Three heuristic patterns for integrating new services with the classic system: data-layer “shims”, API-based integrations, and publish-subscribe using a notification broker.

A third and final pattern is a publish-subscribe pattern leveraging AWS Kinesis. In this pattern, important messages (e.g. a new paper) are generated by a component in the classic system, and distributed over a “topic” or “stream”. Those messages are consumed by NG components deployed in the cloud. We use this pattern to keep our search index up to date as papers are published or updated.

Case-study: search

As I mentioned above, the search interface was one of the first public-facing components to be re-released as part of arXiv-NG. I think that it nicely illustrates the “incremental decoupling” process that we’re using throughout the project.


One of the reasons that we started with search is that it has minimal integration dependencies.

It already has its own stand-alone data store—a search index—which only needs to be updated from the primary metadata records roughly once per day. It doesn’t touch the file-system. It also left quite a bit of room for improvement: unicode support was fairly terrible, and if your search returned more than 1,000 results you’d be given only an arbitrary subset (yuck). There were also some pretty big performance and evolvability gains to be had by moving from an ancient version of Lucene on-premises to a managed Elasticsearch cluster.


The two main inputs to the search system are (a) metadata about arXiv e-prints, and (b) information about which papers need to be added or updated. We also needed to make sure that we updated references from other parts of the system so that links wouldn’t break.

General container-level architecture for the NG search system, including integrations with the classic system. Notifications about new/updated publications are disseminated via Kinesis. An indexing agent process consumes those notifications, retrieves metadata from a backend API on the classic system, and updates the search index.

We used a combination of API and notification integration patterns here. We introduced a process in the classic system that monitors our database for new or updated papers, and generates notifications on a Kinesis topic. An indexing process monitors that stream, and retrieves metadata from the classic system via a document metadata API—a lightweight controller in the classic system. That metadata API will be become the responsibility of a separate core metadata service at a later stage of the project.


The new search interface was developed in Python, using the Flask microframework. While our goal was to achieve feature-parity with the classic search interface, we also knew that we didn’t want to replicate some of the usability and accessibility issues that had plagued that component in the past. Another consideration was laying the groundwork for future interfaces, including faceted search, and finding better ways to show users why results were coming up in their searches.

One thing that we didn’t anticipate was just how attached some users had become to what was really just an arbitrary implementation detail of the legacy search system: the “surname_initial” syntax for author names (e.g. “bloggs_j”). Author names were indexed this way in the old system so that we could easily generate name queries from other parts of the site. In some cases, power-users had noticed this detail and began using it themselves. Users were also confused by the fact that the name query format is very similar to the format that we use arXiv author identifiers (e.g. “bloggs_j_1”), and so many had come to believe—understandably, but incorrectly—that queries generated from the abstract page and other pages were based on those unambiguous identifiers. Another thing that made those queries seem so precise in the classic system is that they were usually limited to the primary category of the paper that the user was viewing. So when we decided not to impose that artificial constraint (since many authors publish across categories), and changed the author name syntax to use commas instead of underscores, there was some understandable distress.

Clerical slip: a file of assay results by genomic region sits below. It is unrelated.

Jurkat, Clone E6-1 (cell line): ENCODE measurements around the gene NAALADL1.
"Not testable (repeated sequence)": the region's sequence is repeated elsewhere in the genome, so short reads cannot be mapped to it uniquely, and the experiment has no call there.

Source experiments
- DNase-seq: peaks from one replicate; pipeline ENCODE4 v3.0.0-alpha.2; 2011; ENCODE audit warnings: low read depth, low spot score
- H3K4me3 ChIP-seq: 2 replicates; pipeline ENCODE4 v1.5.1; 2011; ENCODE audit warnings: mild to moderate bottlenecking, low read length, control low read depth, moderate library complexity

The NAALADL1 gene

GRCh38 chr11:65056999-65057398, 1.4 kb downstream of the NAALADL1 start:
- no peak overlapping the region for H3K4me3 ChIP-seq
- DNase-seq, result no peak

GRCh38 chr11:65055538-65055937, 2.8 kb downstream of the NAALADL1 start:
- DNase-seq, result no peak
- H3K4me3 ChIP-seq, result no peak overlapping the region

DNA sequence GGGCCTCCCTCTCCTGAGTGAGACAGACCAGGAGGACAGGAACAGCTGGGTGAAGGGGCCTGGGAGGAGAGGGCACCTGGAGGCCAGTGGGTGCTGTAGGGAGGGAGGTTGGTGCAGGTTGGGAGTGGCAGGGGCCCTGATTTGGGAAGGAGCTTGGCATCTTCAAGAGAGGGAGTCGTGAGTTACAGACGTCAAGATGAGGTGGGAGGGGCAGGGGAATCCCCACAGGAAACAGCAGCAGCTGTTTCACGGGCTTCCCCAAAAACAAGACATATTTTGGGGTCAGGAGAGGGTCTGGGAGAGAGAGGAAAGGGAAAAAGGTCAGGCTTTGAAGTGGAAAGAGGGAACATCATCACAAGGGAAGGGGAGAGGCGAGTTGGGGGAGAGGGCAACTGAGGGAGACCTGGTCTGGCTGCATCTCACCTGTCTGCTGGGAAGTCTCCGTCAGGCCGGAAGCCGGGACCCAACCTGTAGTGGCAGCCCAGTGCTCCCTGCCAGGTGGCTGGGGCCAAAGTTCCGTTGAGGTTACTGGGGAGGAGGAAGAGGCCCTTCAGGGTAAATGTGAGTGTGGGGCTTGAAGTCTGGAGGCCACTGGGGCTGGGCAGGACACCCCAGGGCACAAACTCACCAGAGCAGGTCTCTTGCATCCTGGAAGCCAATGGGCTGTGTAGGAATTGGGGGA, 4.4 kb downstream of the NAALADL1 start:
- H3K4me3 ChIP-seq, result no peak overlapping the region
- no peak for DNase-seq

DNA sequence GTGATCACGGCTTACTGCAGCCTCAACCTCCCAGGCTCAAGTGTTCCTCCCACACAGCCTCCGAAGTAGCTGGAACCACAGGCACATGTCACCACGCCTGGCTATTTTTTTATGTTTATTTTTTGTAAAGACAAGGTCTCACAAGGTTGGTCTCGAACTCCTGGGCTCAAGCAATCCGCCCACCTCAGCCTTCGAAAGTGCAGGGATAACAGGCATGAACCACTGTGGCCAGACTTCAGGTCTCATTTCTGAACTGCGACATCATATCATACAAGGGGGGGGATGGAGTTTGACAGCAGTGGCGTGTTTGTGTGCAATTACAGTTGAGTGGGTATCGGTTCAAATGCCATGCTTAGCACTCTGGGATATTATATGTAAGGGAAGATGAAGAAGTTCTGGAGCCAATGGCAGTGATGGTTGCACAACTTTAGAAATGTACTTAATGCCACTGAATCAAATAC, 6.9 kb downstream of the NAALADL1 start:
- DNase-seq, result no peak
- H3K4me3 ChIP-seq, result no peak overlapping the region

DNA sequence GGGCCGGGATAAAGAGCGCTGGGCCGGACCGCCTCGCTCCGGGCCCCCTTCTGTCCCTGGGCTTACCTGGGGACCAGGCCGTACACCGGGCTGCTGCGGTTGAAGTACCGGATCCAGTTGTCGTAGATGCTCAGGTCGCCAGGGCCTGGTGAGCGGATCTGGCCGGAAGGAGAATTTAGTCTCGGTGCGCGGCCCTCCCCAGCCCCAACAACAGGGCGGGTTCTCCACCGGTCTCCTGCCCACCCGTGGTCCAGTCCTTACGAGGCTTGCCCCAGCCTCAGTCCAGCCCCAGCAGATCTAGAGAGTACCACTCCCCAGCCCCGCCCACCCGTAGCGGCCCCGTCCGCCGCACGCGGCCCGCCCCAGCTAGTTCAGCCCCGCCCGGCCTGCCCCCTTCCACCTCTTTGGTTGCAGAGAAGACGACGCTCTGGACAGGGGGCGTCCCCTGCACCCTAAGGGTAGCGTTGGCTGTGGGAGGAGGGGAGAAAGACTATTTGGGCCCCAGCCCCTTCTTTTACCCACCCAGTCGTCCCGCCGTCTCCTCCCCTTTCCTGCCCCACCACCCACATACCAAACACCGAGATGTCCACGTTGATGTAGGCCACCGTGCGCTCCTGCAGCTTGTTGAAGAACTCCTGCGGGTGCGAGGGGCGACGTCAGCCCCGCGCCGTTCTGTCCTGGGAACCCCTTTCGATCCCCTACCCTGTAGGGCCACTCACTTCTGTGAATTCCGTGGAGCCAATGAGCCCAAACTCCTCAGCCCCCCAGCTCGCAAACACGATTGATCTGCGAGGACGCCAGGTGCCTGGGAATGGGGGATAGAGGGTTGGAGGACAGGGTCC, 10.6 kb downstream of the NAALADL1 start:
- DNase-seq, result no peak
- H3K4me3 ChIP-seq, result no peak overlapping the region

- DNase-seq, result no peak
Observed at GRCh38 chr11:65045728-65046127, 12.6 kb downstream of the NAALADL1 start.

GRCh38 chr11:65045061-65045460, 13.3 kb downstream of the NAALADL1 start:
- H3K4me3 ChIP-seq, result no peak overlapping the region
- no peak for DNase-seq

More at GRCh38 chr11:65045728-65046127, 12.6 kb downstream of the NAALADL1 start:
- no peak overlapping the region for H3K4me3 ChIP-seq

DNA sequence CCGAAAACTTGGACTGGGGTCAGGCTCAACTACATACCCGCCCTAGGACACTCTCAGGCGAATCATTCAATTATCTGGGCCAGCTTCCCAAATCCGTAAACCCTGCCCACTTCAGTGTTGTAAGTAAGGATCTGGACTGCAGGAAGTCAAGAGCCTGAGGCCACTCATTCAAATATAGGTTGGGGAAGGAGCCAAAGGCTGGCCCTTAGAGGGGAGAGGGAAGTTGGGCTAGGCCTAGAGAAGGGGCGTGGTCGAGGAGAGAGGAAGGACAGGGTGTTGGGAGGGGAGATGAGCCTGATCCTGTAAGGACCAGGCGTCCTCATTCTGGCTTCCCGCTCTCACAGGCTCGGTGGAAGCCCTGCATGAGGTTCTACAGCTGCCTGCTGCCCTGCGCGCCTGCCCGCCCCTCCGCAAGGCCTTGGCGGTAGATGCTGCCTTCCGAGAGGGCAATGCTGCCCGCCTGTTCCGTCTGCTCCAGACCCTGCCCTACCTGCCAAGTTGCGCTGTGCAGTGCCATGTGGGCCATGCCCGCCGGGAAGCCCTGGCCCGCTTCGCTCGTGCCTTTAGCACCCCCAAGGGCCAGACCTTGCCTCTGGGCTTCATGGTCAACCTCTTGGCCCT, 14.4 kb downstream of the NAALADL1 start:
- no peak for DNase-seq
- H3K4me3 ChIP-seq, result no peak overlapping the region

The indexing format for author names in the legacy search index is strikingly similar to the arXiv author ID format, despite having almost nothing to do with each other. This led to quite a bit of confusion when we deprecated the old author query format.

We decided to offer backward compatibility for the underscore syntax, but users will notice that we rewrite the queries using the preferred comma syntax.

Naturally, this raises questions about how we can provide less ambiguous author queries in the future. Rest assured that some important changes to the underlying author data model are in the pipeline that will allow us to make better use of the arXiv author ID and ORCID IDs for auto-generated search links. In the meantime, however, searching by author ID or ORCID ID is fully supported!


The main search application is deployed on-premises, right alongside the rest of the classic arXiv system. This allowed us to continue using our existing logging and monitoring infrastructure, and reduced the complexity of integrating it with the rest of the public-facing site. On the other hand, the indexing agent—the bit that keeps the search index up to date, and runs separately from the web application that provides the search interface—is deployed as a Docker container on our Kubernetes cluster in AWS. We’ve also deployed a staging version of the search application in Kubernetes, which has been a useful test-case as we build out logging, monitoring, and other infrastructure in that environment.

Next up…

In future blog posts, I’ll flesh out some of the other projects that we’re working on right now, including efforts toward an arXiv API Gateway, and what it means to move arXiv into the world of open source.